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Fungal contamination of bedding

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It is currently believed that most fungal exposure occurs external to the home. To enumerate the fungal flora of used synthetic and feather pillows and the dust vacuumed from them, in the UK. 10 pillows aged between 1.5 and >20 years in regular use were collected and quantitatively cultured for fungi. Swatches were taken from nine sections of the pillow and dust was also collected by vacuum from five pillows. Pillow vacuuming was carried out prior to pillow culture. All were cultured at room temperature, 30 and 37 degrees C for 7 days in broth before plating, and a subset were also cultured for 24 h in broth and then plated. Fungi were identified by standard morphological methods. The commonest three species isolated were Aspergillus fumigatus (n = 10), Aureobasidium pullulans (n = 6) and Rhodotorula mucilaginosa (n = 6). Another 47 species were isolated from pillows and vacuum dust. The number of species isolated per pillow varied from 4 to 16, with a higher number from synthetic pillows. Compared with the nonallergenic A. pullulans, more A. fumigatus was found in synthetic than feather pillows. We have examined pillows for fungal contamination, and show that the typical used pillow contains a substantial load of many species of fungi, particularly A. fumigatus. Given the time spent sleeping, and the proximity of the pillow to the airway, synthetic and feather pillows could be the primary source of fungi and fungal products. This has important implications for patients with respiratory disease, and especially asthma and sinusitis.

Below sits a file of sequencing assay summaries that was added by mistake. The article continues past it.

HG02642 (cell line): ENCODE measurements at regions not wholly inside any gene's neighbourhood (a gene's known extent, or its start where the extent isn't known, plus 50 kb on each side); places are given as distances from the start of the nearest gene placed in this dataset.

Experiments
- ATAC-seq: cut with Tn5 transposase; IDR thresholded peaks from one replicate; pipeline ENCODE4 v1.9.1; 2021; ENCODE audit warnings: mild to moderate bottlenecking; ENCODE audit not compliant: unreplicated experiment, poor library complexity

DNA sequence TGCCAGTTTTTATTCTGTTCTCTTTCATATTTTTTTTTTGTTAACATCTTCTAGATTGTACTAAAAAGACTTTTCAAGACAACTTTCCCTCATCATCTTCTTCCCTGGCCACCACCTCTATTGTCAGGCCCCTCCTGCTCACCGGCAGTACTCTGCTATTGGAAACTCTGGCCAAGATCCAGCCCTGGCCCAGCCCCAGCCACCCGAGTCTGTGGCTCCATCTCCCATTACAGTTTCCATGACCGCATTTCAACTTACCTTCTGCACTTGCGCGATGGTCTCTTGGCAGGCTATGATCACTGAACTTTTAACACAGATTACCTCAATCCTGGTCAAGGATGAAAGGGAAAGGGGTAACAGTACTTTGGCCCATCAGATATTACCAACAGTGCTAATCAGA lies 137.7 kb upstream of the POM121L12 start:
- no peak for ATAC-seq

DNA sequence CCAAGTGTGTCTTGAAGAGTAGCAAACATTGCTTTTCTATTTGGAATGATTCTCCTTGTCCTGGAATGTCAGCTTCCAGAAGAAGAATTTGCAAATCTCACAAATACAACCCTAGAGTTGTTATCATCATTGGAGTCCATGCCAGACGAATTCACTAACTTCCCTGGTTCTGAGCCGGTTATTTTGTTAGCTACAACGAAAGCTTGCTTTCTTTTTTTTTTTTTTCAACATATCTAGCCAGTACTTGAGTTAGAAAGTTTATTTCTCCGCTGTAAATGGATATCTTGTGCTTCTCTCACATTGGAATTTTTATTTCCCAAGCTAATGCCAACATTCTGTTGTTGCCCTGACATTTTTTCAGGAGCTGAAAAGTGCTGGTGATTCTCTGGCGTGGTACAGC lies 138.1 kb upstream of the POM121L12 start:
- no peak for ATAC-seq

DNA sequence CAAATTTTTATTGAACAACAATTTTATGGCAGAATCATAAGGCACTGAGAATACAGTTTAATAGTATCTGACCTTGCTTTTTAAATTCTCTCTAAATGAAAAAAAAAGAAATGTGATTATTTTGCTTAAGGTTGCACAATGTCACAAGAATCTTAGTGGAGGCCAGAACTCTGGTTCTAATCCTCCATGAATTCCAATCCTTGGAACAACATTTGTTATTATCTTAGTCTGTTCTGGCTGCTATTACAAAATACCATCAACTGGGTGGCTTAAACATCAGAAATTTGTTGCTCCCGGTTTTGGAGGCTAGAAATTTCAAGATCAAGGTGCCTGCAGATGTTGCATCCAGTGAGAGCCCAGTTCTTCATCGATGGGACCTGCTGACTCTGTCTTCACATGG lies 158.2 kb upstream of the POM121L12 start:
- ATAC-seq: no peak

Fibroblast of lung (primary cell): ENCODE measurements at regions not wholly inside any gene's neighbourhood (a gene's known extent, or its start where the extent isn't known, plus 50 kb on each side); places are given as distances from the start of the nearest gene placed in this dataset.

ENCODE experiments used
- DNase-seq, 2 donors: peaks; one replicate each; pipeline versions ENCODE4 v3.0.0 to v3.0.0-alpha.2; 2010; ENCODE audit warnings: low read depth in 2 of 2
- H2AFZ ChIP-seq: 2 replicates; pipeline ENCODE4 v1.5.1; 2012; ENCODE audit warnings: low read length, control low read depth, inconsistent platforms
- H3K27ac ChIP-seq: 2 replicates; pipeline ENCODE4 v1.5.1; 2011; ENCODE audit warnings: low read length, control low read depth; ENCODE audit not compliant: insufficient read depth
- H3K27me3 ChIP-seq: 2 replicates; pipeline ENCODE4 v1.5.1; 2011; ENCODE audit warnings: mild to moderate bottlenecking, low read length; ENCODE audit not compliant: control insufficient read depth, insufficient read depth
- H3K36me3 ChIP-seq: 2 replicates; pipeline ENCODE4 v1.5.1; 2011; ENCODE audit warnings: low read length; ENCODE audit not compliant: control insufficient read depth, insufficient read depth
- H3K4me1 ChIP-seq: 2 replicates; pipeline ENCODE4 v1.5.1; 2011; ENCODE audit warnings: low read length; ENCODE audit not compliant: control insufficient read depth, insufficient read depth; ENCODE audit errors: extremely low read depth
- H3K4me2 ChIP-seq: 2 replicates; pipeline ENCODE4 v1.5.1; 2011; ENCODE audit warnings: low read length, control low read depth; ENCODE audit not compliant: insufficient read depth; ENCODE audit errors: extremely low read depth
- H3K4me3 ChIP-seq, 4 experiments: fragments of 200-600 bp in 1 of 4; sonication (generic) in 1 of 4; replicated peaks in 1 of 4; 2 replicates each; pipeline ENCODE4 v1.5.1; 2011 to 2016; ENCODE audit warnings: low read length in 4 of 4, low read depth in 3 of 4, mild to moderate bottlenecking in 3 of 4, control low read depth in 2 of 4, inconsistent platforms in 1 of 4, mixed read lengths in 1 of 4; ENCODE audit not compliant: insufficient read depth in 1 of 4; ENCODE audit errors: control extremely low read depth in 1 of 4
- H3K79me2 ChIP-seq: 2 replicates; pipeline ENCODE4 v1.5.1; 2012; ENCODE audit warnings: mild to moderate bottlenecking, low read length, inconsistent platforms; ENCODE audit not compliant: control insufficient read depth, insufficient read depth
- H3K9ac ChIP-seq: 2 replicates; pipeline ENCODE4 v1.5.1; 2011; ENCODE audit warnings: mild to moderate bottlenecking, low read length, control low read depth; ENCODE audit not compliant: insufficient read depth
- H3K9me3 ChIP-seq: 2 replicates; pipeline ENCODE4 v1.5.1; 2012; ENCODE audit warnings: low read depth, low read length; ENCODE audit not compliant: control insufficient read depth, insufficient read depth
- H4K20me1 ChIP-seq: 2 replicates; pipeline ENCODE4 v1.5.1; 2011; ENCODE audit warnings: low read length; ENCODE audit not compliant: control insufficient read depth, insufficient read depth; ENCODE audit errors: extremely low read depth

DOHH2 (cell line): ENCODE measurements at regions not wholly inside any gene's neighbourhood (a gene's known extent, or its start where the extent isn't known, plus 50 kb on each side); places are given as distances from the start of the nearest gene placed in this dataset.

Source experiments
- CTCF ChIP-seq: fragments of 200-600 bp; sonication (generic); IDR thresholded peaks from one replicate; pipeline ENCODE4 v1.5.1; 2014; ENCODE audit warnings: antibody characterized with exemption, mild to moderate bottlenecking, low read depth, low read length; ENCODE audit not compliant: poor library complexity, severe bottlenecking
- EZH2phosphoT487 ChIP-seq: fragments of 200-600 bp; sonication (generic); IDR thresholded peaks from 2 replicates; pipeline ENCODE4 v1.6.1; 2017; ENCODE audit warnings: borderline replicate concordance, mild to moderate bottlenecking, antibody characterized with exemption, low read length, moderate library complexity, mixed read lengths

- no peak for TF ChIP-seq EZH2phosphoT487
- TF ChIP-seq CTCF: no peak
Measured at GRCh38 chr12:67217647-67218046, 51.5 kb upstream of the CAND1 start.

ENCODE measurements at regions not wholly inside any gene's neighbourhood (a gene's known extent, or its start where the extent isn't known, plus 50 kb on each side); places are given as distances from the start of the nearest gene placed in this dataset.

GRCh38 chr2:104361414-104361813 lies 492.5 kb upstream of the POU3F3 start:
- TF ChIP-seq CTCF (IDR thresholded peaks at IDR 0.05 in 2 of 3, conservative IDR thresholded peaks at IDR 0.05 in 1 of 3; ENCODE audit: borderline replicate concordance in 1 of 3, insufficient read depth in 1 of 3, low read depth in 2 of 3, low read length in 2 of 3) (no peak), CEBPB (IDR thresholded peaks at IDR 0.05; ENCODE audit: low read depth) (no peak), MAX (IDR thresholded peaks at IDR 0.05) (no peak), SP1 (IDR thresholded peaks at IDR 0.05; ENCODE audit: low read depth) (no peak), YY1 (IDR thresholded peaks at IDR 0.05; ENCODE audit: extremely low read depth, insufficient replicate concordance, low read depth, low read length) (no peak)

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Short communication
Fungal contamination of bedding
Asthma prevalence has increased progressively over the
past three decades in the UK. Numerous theories have
been promulgated including the hygiene hypothesis,
additional exposure to house dust mite etc., none of
which have been substantiated on detailed study. An
association with fungal exposure is less well studied. It is
often assumed that such exposures generally occur
outside, apart from mouldy buildings.
One substantial life-style change over the last 30 years
has been altered bedding – from feather/flock pillows and
sheets/blankets, to mainly polyester pillows and quilts.
With no need for feather containment, the covers on
pillows are more porous with pore size increasing from 2
to >10 lm. Synthetic pillows are a risk for both
prevalence and for severity of asthma. Butland et al.
estimated that the increase in synthetic bedding could
explain 50% of the increase in prevalence in wheezing (1).
We have considered the hypothesis that fungi growing
on bedding could be an environmental health risk. Adults
may produce up to 100 l of sweat in bed every year, which
for approximately 8 h/24 is at approximately 30C and
high humidity – an ideal fungal culture medium. Fungal
contamination of kapok pillows was noted in 1936, and
associated with wheezing (2).
Methods
Both synthetic and feather pillows that had been used for years in
family homes, were collected and stored in sterile bags prior to
culture. All pillows were cut into nine equal sections and then
smaller samples (swatches) were prepared from each section of
pillow; approximately 2 ·2·2 cm for synthetic pillows and 0.25 g
for feather pillows. For five pillows, additional dust samples for
culture were obtained by vacuuming the pillow through the cover